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Tikiri, a poplar strategy game that we have seen numerous variations of throughout Africa.

These pastoralists are also skilled silversmiths, and as well as jewellery, they supply the Hadzabe with iron arrow tips, knives and spears in exchange for honey and fruits, and we continue on to their outdoor workshop.

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David has a go at bellowing to try and get the fire going, but doesn't have much success.


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One of their men shows him how it's done.


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We are shown how the blacksmith will take a thick nail from his pile of scrap metal and turn it into an intricate arrow tip.

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I love the way he is holding onto it with his feet!

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The finish product

The Datoga are known for onion farming, and we stop at a plantation on our way back to the lodge.

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The onion crop is rotated every three months with corn.

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The produce is taken to the market, or exported to Kenya and Europe.

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Back at the lodge, we spend the rest of the afternoon watching the antics of the Black faced Vervet Monkeys in the grounds.

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I have a weird fascination with their blue balls.

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Dinner

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Lovely napkin art

Starter of pea soup (not photographed)

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Chicken with Madeira sauce

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Chocolate Mousse

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Love the play on words!

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Looks like I may have caught the sun today

And so it is time for bed at the end of another fascinating day in Tanzania, beautifully arranged – as always – by Calabash Adventures.

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Posted by Grete Howard 14:11 Archived in Tanzania Tagged monkeys market africa dinner tanzania onions workshop blacksmith farming ironwork jewellery sunburn metalwork export suntan rusty_nail billowing arrows calabash_adventures vervet_monkeys black_faced_vervet_monkeys blue_balls lake_eyasi kisima_ngeda kisima_ngeda_lodge ethnic_tribe datoga datoga_tribe pastoral_tribe grinding_corn patrilineal polygamy scarification married_women tikiri silversmith scrap_metal hunting_arrows onion_farming onion_plantation goat_do_roam red_wine blue_testicles tan_lines Comments (5)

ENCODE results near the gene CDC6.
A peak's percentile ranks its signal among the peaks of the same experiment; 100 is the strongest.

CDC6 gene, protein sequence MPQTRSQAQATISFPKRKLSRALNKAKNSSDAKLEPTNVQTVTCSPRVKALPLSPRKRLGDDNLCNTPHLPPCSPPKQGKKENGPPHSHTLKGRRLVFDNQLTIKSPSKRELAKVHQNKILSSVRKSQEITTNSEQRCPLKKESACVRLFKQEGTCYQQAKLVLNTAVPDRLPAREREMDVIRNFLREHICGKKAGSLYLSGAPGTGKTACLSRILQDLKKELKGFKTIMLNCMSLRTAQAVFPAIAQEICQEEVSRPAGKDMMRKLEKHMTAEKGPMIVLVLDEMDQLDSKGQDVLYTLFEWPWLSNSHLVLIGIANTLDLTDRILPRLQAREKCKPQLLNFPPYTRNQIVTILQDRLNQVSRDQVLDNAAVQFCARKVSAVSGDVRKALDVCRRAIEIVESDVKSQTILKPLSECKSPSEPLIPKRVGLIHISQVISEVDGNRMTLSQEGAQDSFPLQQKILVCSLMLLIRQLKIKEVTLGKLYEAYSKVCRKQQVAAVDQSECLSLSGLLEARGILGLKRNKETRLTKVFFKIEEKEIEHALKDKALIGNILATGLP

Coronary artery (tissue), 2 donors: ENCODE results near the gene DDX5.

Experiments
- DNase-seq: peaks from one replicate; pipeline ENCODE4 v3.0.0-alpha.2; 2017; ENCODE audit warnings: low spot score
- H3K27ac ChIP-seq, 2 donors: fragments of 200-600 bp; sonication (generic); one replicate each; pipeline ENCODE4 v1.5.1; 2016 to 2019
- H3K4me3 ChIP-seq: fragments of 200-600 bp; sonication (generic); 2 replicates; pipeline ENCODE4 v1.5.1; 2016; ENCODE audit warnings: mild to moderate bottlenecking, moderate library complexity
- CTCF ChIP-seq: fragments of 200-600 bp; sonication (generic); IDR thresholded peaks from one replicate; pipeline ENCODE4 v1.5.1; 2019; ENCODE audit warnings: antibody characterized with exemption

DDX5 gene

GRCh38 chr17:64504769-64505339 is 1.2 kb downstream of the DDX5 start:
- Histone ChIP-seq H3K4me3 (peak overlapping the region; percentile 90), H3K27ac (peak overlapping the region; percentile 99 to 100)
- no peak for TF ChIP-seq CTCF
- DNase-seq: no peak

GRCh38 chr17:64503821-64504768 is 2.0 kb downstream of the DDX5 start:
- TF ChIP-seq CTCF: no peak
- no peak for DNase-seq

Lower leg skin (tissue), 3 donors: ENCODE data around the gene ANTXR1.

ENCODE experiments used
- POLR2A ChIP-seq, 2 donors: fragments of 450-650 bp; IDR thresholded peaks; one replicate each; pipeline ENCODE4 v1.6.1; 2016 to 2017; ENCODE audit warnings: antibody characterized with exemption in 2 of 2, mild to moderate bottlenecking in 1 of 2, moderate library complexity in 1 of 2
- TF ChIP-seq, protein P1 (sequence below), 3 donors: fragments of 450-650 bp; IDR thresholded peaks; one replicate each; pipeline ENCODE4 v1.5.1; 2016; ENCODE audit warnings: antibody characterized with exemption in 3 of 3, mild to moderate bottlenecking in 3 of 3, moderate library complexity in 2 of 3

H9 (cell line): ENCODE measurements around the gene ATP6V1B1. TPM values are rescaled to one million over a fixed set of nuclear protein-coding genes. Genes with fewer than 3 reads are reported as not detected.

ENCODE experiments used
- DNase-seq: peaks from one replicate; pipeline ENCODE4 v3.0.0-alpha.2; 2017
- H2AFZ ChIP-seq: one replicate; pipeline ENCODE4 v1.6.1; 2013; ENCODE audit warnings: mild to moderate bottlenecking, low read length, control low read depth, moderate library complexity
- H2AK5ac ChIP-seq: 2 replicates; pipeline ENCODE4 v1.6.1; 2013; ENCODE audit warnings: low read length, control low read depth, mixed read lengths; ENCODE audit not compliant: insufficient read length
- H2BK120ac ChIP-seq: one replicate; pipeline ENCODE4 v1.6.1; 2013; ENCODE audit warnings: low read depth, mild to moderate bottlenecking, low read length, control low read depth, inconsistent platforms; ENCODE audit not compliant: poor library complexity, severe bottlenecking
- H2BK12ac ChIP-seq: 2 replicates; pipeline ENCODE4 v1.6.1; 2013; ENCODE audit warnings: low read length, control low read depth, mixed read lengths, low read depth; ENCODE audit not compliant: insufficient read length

Lake Eyasi: Hadzabe settlement

The last full-time hunter-gatherers in Africa


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Hadzabe

Alex picks us up early this morning, just after breakfast, for our visit to the Hadzabe Tribe. The access toad to their camp is rudimentary to say the least.

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The Hadza number just under 1,000 and is the smallest tribe in Tanzania. Some 300–400 Hadza still live as hunter-gatherers, much as their ancestors have for thousands or even tens of thousands of years; they are the last full-time hunter-gatherers in Africa.

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The Hadza are organized into bands, called 'camps', of typically 20–30 people, and the camp we are visiting this morning lies in the shade of a rocky overhang, where a number of men are gathered.

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Women are chatting merrily under a tree, and a few children are running around. There is a relaxed atmosphere here and we feel very welcome.

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On the flat ground at the base of the rocks, a couple of straw huts provide shelter on dry nights, whereas the caves are used when it rains.

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The interior does not exactly provide a great deal of comfort. The Hadzabe people are nomads, and they don't really believe in material possessions - they own very little beyond their clothes, cooking equipment and hunting implements.

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We are assigned a young man called Hant'anee as our guide, and he explains their hunting methods to us in the local language, translated by Alex. While traditionally classified with the Khoisan languages, primarily because it has clicks, the Hadza language appears to be an isolate, unrelated to any other. The Hadza lad is a real showman, and I am sure he deliberately uses as many words with the clicking sound as possible, for effect. And very effective it is too!


Understanding the language is not a prerequisite to being able to follow what he is explaining though, as Hant'anee is so animated in his description of how and what they hunt, making the noises and movements of birds and monkeys as well as the men's actions.

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He explains the different types of arrows and which animals they are used for. The Hadzabe mainly kill birds and smaller mammals, such as hares and monkeys, although sometimes they will bag an antelope too.

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Evidence of previous kills.

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Many of the men are sitting around smoking and our guide explains how they make fire in the traditional way.

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A clay pipe is filled with 'tobacco' and passed around.


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The 'tobacco' leaves